Tonawanda News — An ice cream parlor in the Southtowns had a full-scale model cow, in either plastic or aluminum, perched over its front door, and when the kids in the back seat of the car saw her they knew ice cream for the well-behaved was waiting inside.
Yeah, well ... Kenmore had a billboard-size analog thermometer, telling the temperature and suggesting Simon Pure beer (“The best taste in town!”), adjacent to a building that became a Studebaker dealership and is now the site of an assisted living facility in the shape of a castle, so there.
So do photographs motivate memory, does memory motivate the taking of pictures, are they one-and-the-same but not identical, is there no connection, or what?
A South Carolina firm called Arcadia Press offers its services to anyone who’ll collect pictures of some place or thing. The firm will bind them into a book and sell it back to the collector/author, and a visit to any bookstore will indicate the popularity of the historical picture books in its “Images of America” series.
The Town of Tonawanda got the treatment in 1997, Kenmore in 1998. The slim books remain a mainstay of the local historical society, which sells plenty just before Christmas.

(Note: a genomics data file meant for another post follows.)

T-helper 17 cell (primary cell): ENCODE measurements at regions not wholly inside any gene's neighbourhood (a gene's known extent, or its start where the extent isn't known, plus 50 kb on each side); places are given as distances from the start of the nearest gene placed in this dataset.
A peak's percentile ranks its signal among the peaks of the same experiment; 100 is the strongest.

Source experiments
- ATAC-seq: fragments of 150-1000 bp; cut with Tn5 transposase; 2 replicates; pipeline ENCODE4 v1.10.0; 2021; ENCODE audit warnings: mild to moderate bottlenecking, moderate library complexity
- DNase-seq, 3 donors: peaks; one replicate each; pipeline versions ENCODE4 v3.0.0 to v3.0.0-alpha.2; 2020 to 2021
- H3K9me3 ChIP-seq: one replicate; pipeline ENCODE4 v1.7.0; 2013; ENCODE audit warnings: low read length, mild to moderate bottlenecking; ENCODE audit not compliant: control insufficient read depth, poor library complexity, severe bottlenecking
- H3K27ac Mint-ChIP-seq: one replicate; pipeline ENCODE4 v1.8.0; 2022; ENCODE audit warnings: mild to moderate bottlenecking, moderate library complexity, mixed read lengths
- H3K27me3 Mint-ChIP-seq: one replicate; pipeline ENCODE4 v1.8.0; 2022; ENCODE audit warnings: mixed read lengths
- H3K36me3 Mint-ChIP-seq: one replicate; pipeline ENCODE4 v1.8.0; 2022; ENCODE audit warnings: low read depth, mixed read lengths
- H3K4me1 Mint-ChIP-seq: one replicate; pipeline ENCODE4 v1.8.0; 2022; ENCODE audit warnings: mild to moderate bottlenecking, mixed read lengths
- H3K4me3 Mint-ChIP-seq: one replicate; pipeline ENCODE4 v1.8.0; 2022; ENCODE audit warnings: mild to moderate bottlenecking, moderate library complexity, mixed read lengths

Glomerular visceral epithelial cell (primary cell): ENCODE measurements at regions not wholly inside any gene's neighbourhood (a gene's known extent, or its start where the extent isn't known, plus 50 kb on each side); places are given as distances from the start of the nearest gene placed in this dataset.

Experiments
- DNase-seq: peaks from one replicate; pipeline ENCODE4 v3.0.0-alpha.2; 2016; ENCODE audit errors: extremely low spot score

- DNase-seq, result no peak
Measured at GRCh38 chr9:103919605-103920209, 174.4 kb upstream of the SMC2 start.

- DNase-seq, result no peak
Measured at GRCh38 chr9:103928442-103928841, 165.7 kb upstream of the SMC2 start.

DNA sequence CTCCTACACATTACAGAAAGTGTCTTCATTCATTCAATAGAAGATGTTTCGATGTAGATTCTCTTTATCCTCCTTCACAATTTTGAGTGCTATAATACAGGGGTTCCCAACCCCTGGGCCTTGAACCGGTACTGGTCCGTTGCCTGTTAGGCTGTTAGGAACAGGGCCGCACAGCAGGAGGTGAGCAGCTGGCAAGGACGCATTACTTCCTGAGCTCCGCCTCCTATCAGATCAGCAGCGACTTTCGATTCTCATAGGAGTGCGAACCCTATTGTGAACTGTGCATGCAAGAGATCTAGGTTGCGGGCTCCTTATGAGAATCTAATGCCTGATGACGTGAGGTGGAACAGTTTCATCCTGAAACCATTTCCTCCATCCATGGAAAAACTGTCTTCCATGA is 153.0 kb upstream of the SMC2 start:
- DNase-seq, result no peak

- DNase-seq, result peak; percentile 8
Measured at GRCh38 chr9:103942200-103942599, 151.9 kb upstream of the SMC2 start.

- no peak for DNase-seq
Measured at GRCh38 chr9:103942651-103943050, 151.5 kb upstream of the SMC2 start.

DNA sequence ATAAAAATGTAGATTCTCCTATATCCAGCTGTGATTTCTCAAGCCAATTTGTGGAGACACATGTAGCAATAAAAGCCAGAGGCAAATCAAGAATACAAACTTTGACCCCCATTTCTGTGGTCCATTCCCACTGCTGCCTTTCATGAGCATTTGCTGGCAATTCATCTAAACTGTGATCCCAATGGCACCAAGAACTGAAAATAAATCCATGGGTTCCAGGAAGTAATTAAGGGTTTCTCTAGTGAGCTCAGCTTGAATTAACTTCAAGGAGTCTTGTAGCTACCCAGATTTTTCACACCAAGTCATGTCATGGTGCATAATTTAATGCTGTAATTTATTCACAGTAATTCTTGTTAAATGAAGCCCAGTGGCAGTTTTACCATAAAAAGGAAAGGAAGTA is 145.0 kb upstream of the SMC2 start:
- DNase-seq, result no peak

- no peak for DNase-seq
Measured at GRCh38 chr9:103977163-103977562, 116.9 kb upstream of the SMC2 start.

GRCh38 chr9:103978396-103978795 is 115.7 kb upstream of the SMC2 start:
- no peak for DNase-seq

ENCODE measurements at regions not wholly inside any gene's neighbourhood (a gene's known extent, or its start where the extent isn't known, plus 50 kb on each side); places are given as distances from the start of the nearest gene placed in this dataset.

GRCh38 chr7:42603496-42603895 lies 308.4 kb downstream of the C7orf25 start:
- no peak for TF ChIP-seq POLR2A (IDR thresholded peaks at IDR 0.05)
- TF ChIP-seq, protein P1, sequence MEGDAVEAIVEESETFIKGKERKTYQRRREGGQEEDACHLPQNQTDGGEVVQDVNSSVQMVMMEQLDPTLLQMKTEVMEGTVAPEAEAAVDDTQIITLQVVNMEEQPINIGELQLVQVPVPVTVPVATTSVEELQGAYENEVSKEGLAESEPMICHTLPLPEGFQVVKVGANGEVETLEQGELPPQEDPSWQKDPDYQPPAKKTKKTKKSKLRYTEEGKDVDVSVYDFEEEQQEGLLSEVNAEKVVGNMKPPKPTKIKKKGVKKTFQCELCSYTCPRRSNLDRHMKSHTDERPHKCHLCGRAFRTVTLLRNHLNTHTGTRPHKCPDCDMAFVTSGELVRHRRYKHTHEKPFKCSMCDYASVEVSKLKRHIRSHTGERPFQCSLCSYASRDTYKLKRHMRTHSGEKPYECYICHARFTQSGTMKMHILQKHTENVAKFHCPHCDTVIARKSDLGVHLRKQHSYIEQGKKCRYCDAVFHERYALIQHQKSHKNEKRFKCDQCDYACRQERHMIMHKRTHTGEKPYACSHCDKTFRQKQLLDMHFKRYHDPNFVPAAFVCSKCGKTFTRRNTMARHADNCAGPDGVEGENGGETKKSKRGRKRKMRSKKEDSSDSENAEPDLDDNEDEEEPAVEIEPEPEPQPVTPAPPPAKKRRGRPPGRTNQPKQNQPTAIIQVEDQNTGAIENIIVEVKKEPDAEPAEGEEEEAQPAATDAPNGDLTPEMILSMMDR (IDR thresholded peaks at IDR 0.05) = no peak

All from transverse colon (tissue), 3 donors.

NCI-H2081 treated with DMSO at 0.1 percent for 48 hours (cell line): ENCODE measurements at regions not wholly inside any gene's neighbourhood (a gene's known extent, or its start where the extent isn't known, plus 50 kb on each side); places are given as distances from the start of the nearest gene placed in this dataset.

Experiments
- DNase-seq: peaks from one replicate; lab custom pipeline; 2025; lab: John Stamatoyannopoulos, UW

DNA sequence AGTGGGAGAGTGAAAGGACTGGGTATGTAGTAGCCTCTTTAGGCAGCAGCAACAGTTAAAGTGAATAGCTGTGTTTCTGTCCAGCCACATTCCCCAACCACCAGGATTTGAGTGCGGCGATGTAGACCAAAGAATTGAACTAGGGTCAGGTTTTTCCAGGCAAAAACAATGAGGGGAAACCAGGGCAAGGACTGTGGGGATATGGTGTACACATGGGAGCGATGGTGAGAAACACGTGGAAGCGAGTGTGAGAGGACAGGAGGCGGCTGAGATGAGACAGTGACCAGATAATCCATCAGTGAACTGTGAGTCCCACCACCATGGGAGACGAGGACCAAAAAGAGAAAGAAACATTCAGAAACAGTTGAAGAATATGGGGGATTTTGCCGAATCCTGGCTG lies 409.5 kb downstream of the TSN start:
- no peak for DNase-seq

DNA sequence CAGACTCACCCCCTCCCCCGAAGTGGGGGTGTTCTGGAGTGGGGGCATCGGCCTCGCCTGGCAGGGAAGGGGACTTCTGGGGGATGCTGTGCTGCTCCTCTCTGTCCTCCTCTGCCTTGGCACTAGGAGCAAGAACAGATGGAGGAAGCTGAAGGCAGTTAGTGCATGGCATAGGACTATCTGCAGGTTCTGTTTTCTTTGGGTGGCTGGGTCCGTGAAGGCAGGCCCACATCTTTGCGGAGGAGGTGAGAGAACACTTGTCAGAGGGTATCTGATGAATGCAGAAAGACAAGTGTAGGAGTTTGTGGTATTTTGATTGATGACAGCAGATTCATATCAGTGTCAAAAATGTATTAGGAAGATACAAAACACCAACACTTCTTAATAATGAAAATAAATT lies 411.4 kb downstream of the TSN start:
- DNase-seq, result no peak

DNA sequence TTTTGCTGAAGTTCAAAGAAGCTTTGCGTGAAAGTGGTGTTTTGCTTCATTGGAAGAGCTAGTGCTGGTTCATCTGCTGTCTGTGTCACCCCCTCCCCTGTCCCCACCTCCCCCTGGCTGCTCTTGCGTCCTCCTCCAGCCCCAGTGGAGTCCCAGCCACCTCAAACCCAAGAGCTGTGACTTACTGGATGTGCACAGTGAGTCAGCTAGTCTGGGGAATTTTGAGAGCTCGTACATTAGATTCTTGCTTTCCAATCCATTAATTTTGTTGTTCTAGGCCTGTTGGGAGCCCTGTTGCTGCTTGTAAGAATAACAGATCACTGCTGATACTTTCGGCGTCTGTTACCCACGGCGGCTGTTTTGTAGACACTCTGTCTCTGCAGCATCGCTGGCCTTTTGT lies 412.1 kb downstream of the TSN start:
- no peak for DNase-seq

Browse through one of these and you notice that here-today-gone-tomorrow, ephemeral nature of even the sturdiest building you know. The place you get your eyes examined was once a meat market, after it was a saloon, after it was a vacant lot, and the building next door ...
Conversely, some things go on forever. There are storefronts on Delaware approaching their 100th year of use. They were erected in a building boom, here and elsewhere in the Buffalo area, shortly after the end of World War I, and they’re still doing business. Which is why one store has had, for years, an entranceway made of tiles that promote Buster Brown Shoes. Where have you gone, Buster Brown?